Thursday, December 10, 2015

EXTRATERRESTRIAL MEMES: Shocking Close Encounter On TV Series Fargo - Star And Showrunner Explains What It All Means?!

UFO appears in a scene from Fargo. FX
Spoiler warning: The following two Q&amp reports contains major plot details from “Fargo” Season 2, Episode 9, titled “The Castle.”


December 10, 2015 -  HOLLYWOOD - There’s just one episode left to go in season two of “Fargo,” and tonight’s penultimate installment turned out to be a bloodbath for the Gerhardt clan. (R.I.P. Floyd and Bear.) We also might have seen the last of stand-up sheriff Hank Larsson (Ted Danson), while his terminally ill daughter, Betsy Solverson (Cristin Milioti), took a turn for the worse back at home.

State trooper Lou Solverson (Patrick Wilson) — Hank’s son-in-law and Betsy’s husband — was at the center of all the action, and at the episode’s close he was in hot pursuit of former Gerhardt henchman Hanzee (Zahn McClarnon) and crime spree couple Peggy (Kirsten Dunst) and Ed Blumquist (Jesse Plemons).

Variety spoke with Wilson about Lou’s eventful episode, which included a touching exchange with Hank, a brutal face off with Bear, and the return of that mysterious UFO.

We don’t know if Hank pulls through or not, but it doesn’t look good. What was it like playing that moment with Ted Danson after Hank was shot, and Lou tells him he’ll see him “at Sunday dinner”?


PATRICK WILSON:
The thing about these guys is there’s just an understanding — you see it from the first episode, that’s their way of communicating. That’s about what Lou’s gonna give you and that’s about what Hank’s gonna give you. It’s beautifully understated because the situation is so visceral and apparent. As an actor I love playing the opposite — if you need to stay somewhere, act like you’re leaving — and that’s kind of what that scene is. You want to say all these things and you end up talking about Sunday dinner. I think that’s probably the reality of a lot of people, but certainly the people we’ve created. We were almost done at that point, so it was hard. It’s hard to let go of these guys. I love Lou, I miss Lou. And I miss Hank.

Lou has an epic brawl with Bear Gerhardt. Did that take extra time to plan out?


I love that stuff. We talked over what we were doing, had a good stunt coordinator. I thought it was a great ending there too. I got to work more with Angus [Sampson] on this show than I did in two movies [“Insidious” and “Insidious: Chapter Two”]. He’s such a great guy and it was lovely to see him get a really meaty part, and meet his demise. I remember looking at these speedloaders — it’s what you have in your belt that holds your whole cylinder. They just have a revolver, and it’s “How quick can you get it out, punch it in and lock and load?” It’s such old school, very practical, weaponry. It hasn’t changed much from the six-shooter. I remember very specifically thinking, “I just need to get the speedloader right for all the old school cops who had this gun.” Those are the things you think about, “Am I loading my gun correctly?”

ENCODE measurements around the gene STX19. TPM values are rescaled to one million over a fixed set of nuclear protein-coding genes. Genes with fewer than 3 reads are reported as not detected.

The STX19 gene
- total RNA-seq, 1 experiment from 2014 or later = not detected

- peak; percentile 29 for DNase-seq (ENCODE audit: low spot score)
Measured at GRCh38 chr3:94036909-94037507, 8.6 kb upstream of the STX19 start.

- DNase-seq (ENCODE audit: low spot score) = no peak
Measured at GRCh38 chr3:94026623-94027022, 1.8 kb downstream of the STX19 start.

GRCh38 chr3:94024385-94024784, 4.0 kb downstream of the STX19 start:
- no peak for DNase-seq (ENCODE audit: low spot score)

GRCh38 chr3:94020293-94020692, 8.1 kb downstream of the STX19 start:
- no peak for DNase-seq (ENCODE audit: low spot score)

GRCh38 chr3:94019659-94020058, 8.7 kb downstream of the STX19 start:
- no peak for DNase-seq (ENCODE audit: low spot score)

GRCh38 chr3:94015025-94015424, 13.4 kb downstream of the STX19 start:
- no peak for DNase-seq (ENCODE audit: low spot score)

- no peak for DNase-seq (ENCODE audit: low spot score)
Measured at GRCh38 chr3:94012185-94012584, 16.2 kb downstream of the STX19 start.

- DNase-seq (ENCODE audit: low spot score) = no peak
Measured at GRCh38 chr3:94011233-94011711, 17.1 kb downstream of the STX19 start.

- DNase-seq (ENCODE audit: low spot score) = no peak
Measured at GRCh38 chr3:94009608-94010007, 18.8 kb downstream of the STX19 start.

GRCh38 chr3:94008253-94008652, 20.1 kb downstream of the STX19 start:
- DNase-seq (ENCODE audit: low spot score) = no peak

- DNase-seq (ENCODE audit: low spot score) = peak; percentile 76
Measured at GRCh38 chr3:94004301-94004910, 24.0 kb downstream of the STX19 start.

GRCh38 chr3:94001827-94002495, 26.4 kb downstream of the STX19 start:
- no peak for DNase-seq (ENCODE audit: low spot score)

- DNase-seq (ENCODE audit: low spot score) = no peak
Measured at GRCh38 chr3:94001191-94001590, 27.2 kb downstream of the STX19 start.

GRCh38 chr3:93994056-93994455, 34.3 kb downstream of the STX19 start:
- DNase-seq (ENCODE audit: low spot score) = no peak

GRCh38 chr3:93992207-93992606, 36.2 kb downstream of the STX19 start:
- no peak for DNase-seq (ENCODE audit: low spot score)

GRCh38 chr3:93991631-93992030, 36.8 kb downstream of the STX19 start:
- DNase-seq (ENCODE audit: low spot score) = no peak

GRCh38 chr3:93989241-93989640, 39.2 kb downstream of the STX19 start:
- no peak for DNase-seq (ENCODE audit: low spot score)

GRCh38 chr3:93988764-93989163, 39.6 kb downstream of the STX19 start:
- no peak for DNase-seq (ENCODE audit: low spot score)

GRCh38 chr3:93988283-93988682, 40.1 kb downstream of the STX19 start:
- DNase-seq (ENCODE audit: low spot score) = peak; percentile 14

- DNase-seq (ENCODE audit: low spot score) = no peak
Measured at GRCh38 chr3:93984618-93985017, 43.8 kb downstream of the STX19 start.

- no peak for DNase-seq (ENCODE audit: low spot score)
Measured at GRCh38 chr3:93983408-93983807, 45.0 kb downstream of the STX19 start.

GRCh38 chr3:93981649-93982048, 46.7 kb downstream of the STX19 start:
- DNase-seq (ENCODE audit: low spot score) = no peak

And in the midst of that fight with Bear, the UFO comes back. What does Lou make of that?


Lou’s a very practical guy. He seizes the moment and shoots Bear — he’s taking the task at hand. I don’t think he gives [the UFO] too much credence, until the next episode. At that moment he doesn’t have time to question it.

What about after Bear is shot and Lou lies back and stares at the UFO?


I remember thinking, “Am I dead?” There are those fleeting moments. “Do I walk to the light?” I think we’re more in that land. It’s the closest he’s gotten to death. I don’t think he’s too caught up in people from outer space at that point. We’ll address it in the way you can imagine Lou would address something.

Kirsten Dunst has that great line, “It’s just a flying saucer.”


That’s the kind of thing with this show. “Sure man, there’s a UFO. Why not?” They’ve seen everything else.

Did you embrace that feeling when you first read about the UFOs or did you ask (showrunner) Noah Hawley for an explanation?


In typical Noah fashion, you ask him about it and he’s like, “I don’t know, what do you think?” He’s not like, “Well, what it represents is…” I think that, yes, there’s this obsession with a phenomenon that seemed to be happening, and it was also the rise of “Close Encounters.” There was definitely a social awareness. But I remember when I read in episode one when it appears, I thought it was fantastic because it’s just so strange. There are just no answers to so much of this. And you’re not gonna get an answer. I think people like Peggy would go, “What? It’s a flying saucer.” Then again, she’s “touched” — which is my favorite line.

Speaking of Peggy, Lou made it clear in this episode he feels it’s his responsibility to protect her and Ed. Why do you think that is?


To me, it’s a mirror image of his family life and watching what Betsy’s going through. I think deep down he knows he’s not going to win that battle, and dammit if he’s not going to win this one. I feel like he’s got to save someone. It’s heartbreaking if you think about it. He’s desperate to save his wife and family and he knows he may not. He very strongly believes in the moral code. And yes he feels horrible for these people and he knows that they’ve lied to him repeatedly. But he also knows that Ed stood up for his wife when many lesser men would’ve ducked and dodged and ran. For all of Ed’s faults, that is a guy who deeply loves that woman and did everything he could to keep that relationship. I think Lou really admires that in a strange way. He can’t stand it, it’s making his life miserable, and obviously they’re in way over their head. But there’s an effort, and it may be a subconscious effort, of “I’m going to help someone.”